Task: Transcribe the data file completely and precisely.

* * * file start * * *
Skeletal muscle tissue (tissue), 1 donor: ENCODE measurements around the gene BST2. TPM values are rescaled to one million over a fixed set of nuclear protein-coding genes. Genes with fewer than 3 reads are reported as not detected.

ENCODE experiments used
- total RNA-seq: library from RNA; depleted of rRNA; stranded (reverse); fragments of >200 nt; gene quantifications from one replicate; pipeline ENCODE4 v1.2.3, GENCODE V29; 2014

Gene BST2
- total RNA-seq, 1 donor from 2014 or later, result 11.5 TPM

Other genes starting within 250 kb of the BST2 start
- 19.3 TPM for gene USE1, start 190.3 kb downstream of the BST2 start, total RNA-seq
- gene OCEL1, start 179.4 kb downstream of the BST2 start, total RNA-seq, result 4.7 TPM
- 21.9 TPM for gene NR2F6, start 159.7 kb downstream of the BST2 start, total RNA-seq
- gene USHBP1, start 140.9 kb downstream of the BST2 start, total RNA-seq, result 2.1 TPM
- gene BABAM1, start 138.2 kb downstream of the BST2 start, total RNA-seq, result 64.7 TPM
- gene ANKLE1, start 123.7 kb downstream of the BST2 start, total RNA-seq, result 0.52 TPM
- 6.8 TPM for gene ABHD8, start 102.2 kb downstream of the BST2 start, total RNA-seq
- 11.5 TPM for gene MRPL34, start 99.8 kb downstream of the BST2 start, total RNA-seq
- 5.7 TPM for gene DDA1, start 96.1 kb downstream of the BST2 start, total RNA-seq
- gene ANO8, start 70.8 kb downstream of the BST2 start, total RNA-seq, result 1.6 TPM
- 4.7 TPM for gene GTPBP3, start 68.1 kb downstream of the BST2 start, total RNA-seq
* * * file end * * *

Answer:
Skeletal muscle tissue (tissue), 1 donor: ENCODE measurements around the gene BST2. TPM values are rescaled to one million over a fixed set of nuclear protein-coding genes. Genes with fewer than 3 reads are reported as not detected.

ENCODE experiments used
- total RNA-seq: library from RNA; depleted of rRNA; stranded (reverse); fragments of >200 nt; gene quantifications from one replicate; pipeline ENCODE4 v1.2.3, GENCODE V29; 2014

Gene BST2
- total RNA-seq, 1 donor from 2014 or later, result 11.5 TPM

Other genes starting within 250 kb of the BST2 start
- 19.3 TPM for gene USE1, start 190.3 kb downstream of the BST2 start, total RNA-seq
- gene OCEL1, start 179.4 kb downstream of the BST2 start, total RNA-seq, result 4.7 TPM
- 21.9 TPM for gene NR2F6, start 159.7 kb downstream of the BST2 start, total RNA-seq
- gene USHBP1, start 140.9 kb downstream of the BST2 start, total RNA-seq, result 2.1 TPM
- gene BABAM1, start 138.2 kb downstream of the BST2 start, total RNA-seq, result 64.7 TPM
- gene ANKLE1, start 123.7 kb downstream of the BST2 start, total RNA-seq, result 0.52 TPM
- 6.8 TPM for gene ABHD8, start 102.2 kb downstream of the BST2 start, total RNA-seq
- 11.5 TPM for gene MRPL34, start 99.8 kb downstream of the BST2 start, total RNA-seq
- 5.7 TPM for gene DDA1, start 96.1 kb downstream of the BST2 start, total RNA-seq
- gene ANO8, start 70.8 kb downstream of the BST2 start, total RNA-seq, result 1.6 TPM
- 4.7 TPM for gene GTPBP3, start 68.1 kb downstream of the BST2 start, total RNA-seq